is better suited. A renowned Karliiig hero was also named Heimo (Reinh.
cciv). We lind again, that Madelger is in Morolt 3921 a dwarf, son of a mer-
maid, and in Rol. 58, 17 a smith.

3 In the prophecies of the North Frisian Hertje (a.d. 1400) the tradition of
such monstrosities is applied to the future : ' Wehe den minschen, de den
leven, wen de liide 4 arme kriegen und 2 par scho over de vote dragen und 2
hode up den kop hebben ! ' Heimreichs chron., Tondern 1819 ; 2, 311. It
may however refer merely to costume.

* (Joth. haihs, hanfs, halts, blinds, dumba.


SO is Hagaiio one-eyed, Walthari one-handed, Gunthari and Wie-
lant lame, of blind and dumb heroes there are j^lenty.

One thing seems peculiar to heroes, that their early years
should be clouded by some defect, and that out of this darkness
the bright revelation, the reserved force as it were, should suddenly
break forth. Under this head we may even place the blind birth
of the Welfs, and the vulgar belief about Hessians and Swabians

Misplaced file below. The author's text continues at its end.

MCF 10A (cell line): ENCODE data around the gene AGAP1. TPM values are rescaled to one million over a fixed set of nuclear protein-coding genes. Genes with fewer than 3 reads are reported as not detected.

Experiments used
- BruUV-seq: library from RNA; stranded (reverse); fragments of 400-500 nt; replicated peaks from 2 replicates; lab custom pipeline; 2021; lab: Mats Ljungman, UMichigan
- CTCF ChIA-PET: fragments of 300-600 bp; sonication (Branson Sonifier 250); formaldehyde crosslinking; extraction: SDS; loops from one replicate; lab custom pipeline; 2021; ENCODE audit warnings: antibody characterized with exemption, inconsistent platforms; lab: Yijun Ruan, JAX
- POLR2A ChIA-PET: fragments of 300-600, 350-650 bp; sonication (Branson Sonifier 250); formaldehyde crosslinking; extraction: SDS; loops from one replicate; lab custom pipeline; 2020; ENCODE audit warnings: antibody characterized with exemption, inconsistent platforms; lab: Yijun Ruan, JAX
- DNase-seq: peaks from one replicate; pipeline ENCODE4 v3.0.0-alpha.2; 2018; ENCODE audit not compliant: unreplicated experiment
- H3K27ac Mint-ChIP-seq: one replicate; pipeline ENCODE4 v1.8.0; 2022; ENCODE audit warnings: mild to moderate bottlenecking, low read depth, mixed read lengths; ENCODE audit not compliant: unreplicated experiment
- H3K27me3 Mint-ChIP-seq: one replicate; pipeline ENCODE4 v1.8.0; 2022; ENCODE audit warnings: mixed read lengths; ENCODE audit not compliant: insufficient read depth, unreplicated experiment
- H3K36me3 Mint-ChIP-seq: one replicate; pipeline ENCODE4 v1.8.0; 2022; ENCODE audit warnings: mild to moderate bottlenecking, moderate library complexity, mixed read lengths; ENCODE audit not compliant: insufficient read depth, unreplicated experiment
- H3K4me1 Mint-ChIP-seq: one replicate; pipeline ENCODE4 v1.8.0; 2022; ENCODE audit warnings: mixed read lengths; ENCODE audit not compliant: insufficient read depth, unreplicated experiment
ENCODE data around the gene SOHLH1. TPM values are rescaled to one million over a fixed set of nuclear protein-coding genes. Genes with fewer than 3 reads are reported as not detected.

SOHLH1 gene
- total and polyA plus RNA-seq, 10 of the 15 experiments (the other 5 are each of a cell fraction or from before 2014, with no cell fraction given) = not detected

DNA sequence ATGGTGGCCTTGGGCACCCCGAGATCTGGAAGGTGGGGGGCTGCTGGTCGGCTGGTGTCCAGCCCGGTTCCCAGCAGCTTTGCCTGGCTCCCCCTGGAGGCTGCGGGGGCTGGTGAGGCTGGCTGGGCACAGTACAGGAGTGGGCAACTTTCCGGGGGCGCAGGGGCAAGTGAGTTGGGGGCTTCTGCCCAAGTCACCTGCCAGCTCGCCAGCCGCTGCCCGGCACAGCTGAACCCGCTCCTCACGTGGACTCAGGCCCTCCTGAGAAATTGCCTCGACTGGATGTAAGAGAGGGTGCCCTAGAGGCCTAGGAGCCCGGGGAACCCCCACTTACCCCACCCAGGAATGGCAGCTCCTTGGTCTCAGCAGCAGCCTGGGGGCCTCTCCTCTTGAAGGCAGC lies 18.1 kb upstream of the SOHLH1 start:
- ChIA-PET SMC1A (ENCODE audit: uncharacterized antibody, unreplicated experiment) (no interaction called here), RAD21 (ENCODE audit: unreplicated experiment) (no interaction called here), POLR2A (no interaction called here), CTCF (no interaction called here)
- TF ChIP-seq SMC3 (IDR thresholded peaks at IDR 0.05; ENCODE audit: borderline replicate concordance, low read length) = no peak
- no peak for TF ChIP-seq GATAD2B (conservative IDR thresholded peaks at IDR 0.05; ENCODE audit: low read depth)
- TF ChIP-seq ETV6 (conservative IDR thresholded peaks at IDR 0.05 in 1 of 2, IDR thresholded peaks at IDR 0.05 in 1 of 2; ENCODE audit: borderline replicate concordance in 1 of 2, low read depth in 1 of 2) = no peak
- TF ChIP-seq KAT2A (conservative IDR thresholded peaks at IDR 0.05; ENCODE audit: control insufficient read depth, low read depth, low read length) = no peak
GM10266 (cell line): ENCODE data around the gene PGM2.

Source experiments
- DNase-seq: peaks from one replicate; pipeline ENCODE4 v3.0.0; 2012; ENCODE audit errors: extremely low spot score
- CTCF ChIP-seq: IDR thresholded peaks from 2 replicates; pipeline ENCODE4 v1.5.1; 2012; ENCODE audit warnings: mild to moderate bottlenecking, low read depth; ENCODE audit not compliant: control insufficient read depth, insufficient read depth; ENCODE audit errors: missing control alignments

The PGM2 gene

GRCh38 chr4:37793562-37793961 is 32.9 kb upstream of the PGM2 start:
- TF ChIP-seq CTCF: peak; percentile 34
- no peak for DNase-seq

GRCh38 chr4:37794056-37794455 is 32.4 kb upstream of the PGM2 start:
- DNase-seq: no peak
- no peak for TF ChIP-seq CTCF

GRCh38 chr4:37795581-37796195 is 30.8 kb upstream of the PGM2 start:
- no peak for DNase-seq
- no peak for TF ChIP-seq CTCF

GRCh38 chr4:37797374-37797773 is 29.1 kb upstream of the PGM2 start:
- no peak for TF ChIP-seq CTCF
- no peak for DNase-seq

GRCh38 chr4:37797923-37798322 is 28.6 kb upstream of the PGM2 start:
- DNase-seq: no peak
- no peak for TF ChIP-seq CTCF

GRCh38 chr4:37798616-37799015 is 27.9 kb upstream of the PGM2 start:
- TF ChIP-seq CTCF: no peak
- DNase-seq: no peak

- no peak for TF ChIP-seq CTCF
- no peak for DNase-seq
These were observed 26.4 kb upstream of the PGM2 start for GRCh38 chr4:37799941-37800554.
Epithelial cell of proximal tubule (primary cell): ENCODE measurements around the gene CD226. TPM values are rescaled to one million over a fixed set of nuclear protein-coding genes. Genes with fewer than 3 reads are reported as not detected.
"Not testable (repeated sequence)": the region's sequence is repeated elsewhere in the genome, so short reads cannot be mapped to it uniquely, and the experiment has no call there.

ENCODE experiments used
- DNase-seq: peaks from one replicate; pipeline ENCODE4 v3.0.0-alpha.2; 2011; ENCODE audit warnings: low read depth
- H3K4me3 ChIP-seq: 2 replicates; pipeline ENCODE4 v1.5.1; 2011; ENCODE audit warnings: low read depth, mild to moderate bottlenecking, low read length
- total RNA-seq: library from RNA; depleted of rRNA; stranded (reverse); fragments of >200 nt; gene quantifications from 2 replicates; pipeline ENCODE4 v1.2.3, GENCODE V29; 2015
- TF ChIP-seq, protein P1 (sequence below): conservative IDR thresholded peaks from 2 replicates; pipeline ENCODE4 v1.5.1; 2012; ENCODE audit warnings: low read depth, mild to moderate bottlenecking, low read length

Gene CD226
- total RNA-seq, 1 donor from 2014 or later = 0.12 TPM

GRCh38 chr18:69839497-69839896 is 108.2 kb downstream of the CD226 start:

(p. 373). In Saxo Gram., p. 63, Uffo is dumb, and his father
Vermund blind ; to him corresponds the double Offa in the line of
Mercia, and both of these Offas are lame and dumb and blind.
According to the ' vita Ofae primi, Varmundi filii,' he was of hand-
some figure, but continued blind till his seventh year, and dumb
till his thirtieth ; when the aged Varmund was threatened with
war, all at once in the assembly Offa began to speak. The ' vita
Offae secundi' says,^ the hero was at first called Vinered (so we must
emend Pineredus), and was blind, lame and deaf, but when he
came into possession of all his senses, he was named Offa secundus.
Exactly so, in Stem. 142% HiorvarSr and Sigurlinn have a tall hand-
some son, but ' hann var ]?ogull, ecki nafn festiz viS hann '. Only
after a valkyrja has greeted him by the name of Hclgi, does he
begin to speak, and is content to answer to that name. Starkaffr
too was ]?ogull in his youth (Fornald. sog. 3, 36), and Hcdfdan was
reckoned stupid (Saxo, p. 134) ; just as slow was the heroism of
Dietleib in unfolding itself (Vilk. saga cap. 91), and that of Iliya in
the Eussian tales. Our nursery-tales take up the character as
dscherling, aschenhrodcl, ashcfis (cinderel) : the hero-youth lives